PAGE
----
Tapas are delightful samples that often come in two sizes, small and large. The choices are seemingly endless – fish, vegetables, meat – a bite sized piece of heaven. Tapas means cover and some theories suggest that 19th century barkeepers covered wine glasses with bread or saucers with little snacks to keep insects out of the wine. The edible covers became tradition. My waiter and I discussed another theory.


Joan Miro top

The next morning, we head for Barcelona’s park on a mountain, Montjuic. The cable car ride includes spectacular views of the city.

Montjuic is Catalan for Jewish Mountain, because the hill was once the site of Jewish cemeteries. Today, parks, gardens, the Olympic stadium and a variety of art museums grace Montjuic.

The Joan Miro Foundation, housed in a spectacular modern art building, contains thousands of paintings and drawings by this surrealist painter who predated Dali by 10 years.

Miro grew up in the Catalan countryside and he brings a childlike freshness to his art, a joy in nature, bright color and intense detail.

Miro’s paintings need time to be absorbed. Each detail in itself tells a story, a joke or casts a particular spell. Trying to see the titles in the paintings is great fun. This one depicts a hare chased by two planets...and this one is entitled "Woman and Bird."

The collection of Miro drawings show the constant, laborious studies the painter made for his canvases. Miro believed both in the spontaneity of the image captured in a moment and in recreating that spontaneity painstakingly in his finished works.

The result of his labor is poetry in paint.


Visit the Joan Miro Foundation for more information about the artist. To visit some of the other museums on Montjuic, purchase a Montjuic Card at the tourist office.


La Sagrada Familia top

I’ve saved one of the best for last: Barcelona’s Taj Mahal: Gaudi’s modernista version of a medieval church, La Sagrada Familia.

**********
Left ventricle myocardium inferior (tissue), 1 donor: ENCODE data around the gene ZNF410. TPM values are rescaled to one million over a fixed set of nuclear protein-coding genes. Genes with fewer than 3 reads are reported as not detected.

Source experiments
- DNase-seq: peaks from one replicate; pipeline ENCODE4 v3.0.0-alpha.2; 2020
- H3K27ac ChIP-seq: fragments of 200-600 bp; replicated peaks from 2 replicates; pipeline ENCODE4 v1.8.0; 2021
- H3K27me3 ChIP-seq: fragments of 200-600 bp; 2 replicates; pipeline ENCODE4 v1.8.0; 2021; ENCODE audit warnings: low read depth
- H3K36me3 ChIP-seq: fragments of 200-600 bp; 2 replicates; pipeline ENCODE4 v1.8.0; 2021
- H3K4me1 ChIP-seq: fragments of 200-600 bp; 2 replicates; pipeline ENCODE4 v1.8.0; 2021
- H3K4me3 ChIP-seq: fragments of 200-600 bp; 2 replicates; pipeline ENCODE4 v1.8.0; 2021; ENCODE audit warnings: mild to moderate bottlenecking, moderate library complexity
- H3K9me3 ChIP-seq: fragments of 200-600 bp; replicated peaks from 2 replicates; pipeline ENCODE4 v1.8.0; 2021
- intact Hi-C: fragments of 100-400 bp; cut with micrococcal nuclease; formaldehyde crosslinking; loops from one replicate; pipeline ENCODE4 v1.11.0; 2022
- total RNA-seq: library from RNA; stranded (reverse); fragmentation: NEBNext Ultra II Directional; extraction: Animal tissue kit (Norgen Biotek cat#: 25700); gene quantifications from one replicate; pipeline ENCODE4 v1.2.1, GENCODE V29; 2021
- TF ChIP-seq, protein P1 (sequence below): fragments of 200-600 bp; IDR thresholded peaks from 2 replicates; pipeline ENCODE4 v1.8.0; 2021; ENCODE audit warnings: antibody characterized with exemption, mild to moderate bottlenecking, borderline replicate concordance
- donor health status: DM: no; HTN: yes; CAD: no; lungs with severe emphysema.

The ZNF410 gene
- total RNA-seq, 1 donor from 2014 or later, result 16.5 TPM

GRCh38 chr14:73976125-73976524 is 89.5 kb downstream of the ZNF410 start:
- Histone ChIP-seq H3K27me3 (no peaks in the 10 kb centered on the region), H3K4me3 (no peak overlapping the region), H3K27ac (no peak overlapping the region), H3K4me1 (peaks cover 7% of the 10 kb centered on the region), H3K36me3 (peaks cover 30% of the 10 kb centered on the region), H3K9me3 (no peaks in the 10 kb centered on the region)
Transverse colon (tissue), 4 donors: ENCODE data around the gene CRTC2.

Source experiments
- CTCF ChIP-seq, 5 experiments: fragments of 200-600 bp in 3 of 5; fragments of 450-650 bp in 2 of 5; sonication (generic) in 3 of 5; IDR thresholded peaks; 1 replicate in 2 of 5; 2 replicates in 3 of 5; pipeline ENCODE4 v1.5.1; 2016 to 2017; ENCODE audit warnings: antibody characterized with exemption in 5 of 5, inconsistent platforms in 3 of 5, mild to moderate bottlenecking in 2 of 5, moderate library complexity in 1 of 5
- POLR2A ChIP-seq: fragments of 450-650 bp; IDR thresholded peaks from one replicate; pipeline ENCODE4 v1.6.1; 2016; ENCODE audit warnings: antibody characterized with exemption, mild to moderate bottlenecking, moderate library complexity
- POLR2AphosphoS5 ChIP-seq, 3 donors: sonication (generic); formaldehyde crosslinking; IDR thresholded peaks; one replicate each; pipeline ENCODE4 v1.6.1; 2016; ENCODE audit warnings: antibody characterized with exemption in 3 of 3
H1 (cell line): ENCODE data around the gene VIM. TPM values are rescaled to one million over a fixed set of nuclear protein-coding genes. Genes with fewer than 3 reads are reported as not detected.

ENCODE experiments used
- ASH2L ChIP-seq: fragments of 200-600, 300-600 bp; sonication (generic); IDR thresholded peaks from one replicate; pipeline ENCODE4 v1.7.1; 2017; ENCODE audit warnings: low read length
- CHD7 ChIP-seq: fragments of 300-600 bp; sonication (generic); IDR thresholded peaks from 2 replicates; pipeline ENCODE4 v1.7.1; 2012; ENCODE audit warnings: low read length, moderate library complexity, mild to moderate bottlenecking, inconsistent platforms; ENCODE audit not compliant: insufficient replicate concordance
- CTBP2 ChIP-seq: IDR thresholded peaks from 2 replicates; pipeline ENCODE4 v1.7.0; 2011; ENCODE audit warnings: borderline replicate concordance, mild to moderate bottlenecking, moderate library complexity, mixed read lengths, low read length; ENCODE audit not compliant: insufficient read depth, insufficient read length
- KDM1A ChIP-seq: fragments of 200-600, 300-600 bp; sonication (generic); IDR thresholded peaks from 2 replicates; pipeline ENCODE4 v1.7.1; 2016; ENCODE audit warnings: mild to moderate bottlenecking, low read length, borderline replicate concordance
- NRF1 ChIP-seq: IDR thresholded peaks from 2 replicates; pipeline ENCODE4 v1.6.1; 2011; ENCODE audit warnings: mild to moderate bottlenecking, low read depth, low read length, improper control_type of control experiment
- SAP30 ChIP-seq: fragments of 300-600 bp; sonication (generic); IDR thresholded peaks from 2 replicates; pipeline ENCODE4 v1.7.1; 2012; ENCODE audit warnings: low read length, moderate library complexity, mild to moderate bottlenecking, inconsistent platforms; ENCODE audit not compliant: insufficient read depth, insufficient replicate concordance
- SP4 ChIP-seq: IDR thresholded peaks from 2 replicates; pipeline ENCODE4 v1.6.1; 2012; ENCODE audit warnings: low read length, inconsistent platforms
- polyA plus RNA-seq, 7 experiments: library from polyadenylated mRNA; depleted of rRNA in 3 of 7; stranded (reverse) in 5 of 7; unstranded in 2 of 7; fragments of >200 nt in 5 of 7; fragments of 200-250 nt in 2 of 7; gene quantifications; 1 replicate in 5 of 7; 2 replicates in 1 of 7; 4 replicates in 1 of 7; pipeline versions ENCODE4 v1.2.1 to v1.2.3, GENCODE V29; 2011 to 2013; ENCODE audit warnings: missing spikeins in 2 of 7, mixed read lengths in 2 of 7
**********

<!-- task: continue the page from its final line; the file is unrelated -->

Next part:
On June 7th, 1926 at 5:30 in the evening, Gaudi left work on the church that he had been obsessively building for some 43 years. Walking home, his head full of spires, he crossed in front of a tram and was struck down. Two days later, Barcelona’s genius was dead.

Gaudi never finished the church, and anti-religious anarchists sacked his workshop in 1936, destroying his models and plans. Since his death, La Sagrada Familia moves slowly to completion, amid much controversy about Gaudi’s original intent.

Gaudi was a young man with little work to his name when chosen for this commission. But by the end of his life, he was celebrated for his work and nearly all of Barcelona turned out for his funeral.

The Nativity façade on the northeast side of the church with its dripping gothic style was mostly supervised and crafted by Gaudi before his death.

The Passion façade on the opposite side of the church is a somber testament to the sorrow of death constructed many years later by local sculptor Joseph Subirachs – and the artwork was both praised and condemned.

The interior of the church is largely unfinished, except for tall structural columns that resemble a forest of trees and great modern gothic windows.

In the crypt of La Sagrada Familia there is a small museum dedicated to Gaudi. You can learn how he worked with models and how he tested architectural stresses using stones and string.


A great read about Barcelona and Gaudi is "Barcelona" by Robert Hughes. For more about La Sagrada Familia, visit the official website. For more about its architecture, visit www.greatbuildings.com.


Barcelona's Night Life top

When you’re ready for the wild side of Barcelona, there are lots of hot late night spots.

Barcelona’s night life is legendary for its intensity and variety: discothèques, lounges, samba bars, tango emporiums, poolside parties and concert halls. Why ever go to sleep?

Bar after pounding bar line the waterfront at Port Olympico. There are no cover charges and no one minds if you just come to dance the night away. The only trouble with Barcelona is that you need to burn the candle at both ends to truly experience it all.


A Zest For The Future top

Barcelona. At once reserved and outlandish, traditional and progressive….. this Catalan capitol embraces the spirit of the past and a zest for the future. It’s a dream of a city that boldly creates its own version of reality.

I don’t ever want to go back to the real world. For all I care, the beach can turn to Abe Lincoln, stone mushrooms can sprout from the ground and church spires turn to marzipan. I’m along for the ride. So, from Barcelona, buonas noches and wild dreams.


Interested in planning your vacation to Barcelona?
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For a guide to some of the markets you'll find along the way, check out www.barcelona-tourist-guide.com.

Dali's house in Port Lligat is open for visits.

Visit the Salvador Dali's Museum website for more information.